Kyiv's new initiatives have not been well received by its partners. According to European Pravda, PACE representatives have already warned their counterparts in the Verkhovna Rada that violations of principles will not be tolerated. If appointments violate quotas or candidates are put forward by a party that did not delegate them, this will automatically result in the delegation's authority being challenged, with unpleasant political consequences for Ukraine.

This won’t just affect Honcharenko, who will likely hold onto his position due to his role. The arbitrary replacement of any MP by the Speaker could trigger a chain reaction. There is hope that following these warnings, Kyiv will understand what is at stake and refrain from exercising the powers that Stefanchuk has granted himself.

However, this won't solve the problem systemically. The arbitrary restriction on MPs' foreign trips by the Verkhovna Rada’s leadership has already exhausted the patience of our Western partners. Lately, Ukrainian experts and journalists are increasingly being asked about this by Western diplomats and politicians, especially after recent controversial decisions such as the travel ban on Poroshenko, which has also been covered by key Western media.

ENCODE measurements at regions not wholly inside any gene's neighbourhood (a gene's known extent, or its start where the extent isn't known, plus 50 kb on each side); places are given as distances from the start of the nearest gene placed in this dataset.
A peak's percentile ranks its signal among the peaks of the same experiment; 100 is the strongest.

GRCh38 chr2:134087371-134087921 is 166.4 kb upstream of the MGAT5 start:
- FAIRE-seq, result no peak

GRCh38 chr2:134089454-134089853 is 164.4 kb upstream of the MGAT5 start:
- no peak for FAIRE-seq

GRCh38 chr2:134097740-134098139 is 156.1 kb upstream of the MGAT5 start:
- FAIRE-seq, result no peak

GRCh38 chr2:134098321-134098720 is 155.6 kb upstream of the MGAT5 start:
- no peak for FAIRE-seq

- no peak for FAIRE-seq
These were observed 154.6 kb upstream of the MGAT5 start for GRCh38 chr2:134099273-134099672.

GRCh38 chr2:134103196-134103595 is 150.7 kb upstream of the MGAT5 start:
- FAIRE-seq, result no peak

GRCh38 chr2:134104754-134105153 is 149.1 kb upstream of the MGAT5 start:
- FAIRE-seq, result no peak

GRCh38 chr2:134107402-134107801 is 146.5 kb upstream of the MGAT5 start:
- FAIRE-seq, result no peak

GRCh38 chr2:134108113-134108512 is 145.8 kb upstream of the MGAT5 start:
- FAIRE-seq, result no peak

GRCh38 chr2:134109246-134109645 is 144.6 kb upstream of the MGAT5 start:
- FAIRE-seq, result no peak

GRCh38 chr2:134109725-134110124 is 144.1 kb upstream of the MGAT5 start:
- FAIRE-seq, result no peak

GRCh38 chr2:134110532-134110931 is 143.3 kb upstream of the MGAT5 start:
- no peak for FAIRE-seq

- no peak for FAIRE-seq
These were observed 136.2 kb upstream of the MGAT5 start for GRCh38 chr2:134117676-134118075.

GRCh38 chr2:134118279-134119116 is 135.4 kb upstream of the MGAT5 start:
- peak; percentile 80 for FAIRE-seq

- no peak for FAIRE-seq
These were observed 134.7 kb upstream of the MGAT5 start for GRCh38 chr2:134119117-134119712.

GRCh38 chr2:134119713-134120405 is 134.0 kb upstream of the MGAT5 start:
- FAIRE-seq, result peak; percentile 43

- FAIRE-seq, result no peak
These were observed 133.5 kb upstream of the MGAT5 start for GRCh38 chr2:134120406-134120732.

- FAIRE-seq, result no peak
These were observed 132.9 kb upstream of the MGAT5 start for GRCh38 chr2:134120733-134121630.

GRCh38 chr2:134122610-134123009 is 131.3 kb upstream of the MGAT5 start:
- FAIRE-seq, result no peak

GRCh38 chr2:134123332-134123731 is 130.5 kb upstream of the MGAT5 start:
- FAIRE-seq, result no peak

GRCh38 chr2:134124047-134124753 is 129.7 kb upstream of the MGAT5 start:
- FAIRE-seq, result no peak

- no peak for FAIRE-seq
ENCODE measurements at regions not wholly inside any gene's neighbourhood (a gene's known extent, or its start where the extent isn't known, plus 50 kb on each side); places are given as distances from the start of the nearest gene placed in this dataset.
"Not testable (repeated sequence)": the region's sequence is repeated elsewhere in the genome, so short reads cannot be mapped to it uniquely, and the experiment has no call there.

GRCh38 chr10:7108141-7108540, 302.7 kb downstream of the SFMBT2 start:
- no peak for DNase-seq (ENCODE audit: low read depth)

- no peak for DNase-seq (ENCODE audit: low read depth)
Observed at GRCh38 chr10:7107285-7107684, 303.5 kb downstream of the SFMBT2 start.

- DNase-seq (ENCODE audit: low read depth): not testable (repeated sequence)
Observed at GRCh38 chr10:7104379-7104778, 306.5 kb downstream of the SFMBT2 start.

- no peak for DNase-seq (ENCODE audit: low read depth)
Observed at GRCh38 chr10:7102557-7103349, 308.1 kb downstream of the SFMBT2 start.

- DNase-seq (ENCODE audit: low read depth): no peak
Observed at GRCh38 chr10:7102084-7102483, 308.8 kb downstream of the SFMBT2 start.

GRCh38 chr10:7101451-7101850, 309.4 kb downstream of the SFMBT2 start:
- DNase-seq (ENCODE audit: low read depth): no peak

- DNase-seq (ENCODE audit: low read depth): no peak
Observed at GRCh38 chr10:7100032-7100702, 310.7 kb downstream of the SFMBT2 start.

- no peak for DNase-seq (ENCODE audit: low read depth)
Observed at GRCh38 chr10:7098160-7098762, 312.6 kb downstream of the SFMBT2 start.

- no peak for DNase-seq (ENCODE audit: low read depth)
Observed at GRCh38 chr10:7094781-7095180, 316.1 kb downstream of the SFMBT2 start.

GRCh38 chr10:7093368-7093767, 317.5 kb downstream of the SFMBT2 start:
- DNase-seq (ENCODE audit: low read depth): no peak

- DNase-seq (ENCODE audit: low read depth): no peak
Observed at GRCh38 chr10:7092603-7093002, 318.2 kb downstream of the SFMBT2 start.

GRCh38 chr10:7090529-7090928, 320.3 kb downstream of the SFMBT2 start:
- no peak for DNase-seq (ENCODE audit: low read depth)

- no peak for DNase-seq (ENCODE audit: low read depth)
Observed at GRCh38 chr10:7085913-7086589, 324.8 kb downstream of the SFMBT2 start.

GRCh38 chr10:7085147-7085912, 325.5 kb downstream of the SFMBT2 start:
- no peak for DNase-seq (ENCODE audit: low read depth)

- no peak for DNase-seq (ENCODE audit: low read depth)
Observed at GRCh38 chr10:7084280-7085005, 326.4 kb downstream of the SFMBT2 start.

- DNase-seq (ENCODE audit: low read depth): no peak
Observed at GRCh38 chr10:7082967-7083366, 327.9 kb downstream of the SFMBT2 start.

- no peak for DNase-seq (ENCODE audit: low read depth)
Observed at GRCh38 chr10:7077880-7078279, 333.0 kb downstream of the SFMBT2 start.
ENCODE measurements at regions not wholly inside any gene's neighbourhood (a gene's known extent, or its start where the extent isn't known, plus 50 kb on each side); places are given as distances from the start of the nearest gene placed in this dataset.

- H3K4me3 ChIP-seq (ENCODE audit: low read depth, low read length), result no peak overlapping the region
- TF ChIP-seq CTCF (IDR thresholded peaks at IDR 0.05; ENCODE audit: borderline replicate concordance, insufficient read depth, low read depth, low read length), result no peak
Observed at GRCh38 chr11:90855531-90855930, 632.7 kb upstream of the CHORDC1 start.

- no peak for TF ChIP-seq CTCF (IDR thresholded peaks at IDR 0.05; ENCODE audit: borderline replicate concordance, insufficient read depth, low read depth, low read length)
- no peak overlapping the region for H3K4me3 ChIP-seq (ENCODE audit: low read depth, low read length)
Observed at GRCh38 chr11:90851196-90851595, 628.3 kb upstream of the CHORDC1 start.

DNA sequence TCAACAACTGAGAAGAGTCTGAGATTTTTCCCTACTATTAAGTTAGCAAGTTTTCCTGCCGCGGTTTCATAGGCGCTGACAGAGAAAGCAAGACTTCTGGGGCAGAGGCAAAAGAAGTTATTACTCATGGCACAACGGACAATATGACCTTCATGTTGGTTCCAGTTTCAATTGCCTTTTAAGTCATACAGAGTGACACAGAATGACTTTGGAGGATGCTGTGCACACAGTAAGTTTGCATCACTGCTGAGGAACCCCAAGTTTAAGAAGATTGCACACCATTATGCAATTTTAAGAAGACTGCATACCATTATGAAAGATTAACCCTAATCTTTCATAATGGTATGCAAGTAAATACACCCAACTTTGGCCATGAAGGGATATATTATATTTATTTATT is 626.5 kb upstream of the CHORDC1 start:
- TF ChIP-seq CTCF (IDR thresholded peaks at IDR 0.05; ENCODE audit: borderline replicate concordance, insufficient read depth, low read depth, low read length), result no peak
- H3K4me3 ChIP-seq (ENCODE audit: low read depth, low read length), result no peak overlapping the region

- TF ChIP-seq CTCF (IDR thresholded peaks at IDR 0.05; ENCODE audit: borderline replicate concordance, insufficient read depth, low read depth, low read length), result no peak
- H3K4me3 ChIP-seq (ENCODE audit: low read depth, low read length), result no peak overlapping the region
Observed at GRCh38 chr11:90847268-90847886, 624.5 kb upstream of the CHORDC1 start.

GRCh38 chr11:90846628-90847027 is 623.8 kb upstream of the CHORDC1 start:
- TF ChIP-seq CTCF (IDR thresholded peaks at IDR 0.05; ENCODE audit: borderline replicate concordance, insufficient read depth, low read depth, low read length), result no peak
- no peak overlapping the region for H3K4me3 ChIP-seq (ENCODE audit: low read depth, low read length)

During 2024, this issue will officially become the subject of a PACE-level investigation. Batkivshchyna (Fatherland) party member Serhii Vlasenko, an experienced opposition member of PACE, has already been appointed as the rapporteur for a special resolution on the restriction of MPs' travel to the assembly's events.

"This isn’t just a Ukrainian issue," Vlasenko told European Pravda. "There are other countries that, to a lesser extent than us, also create obstacles for MPs' trips. And when I’m asked whether the Ukrainian issue will be investigated, I will answer: yes, of course!"

Vlasenko predicted that the resolution will be drafted during 2024 so that it can go to committee hearings in the autumn and be approved early next year. This will signify the official lifting of Europe’s taboo on criticising Kyiv and actions that, frankly, are manifestations of political censorship and obstruction of the opposition.

The West has remained silent for two years to avoid rebuking Ukraine as it fights an existential war, but the trends noticeable in the government's decisions are alarming to many. And so this grace period has come to an end.

Kyiv must finally understand this and cease its struggle against political opponents, which, ultimately, is harming all of Ukraine.

Sergiy Sydorenko,

Editor, European Pravda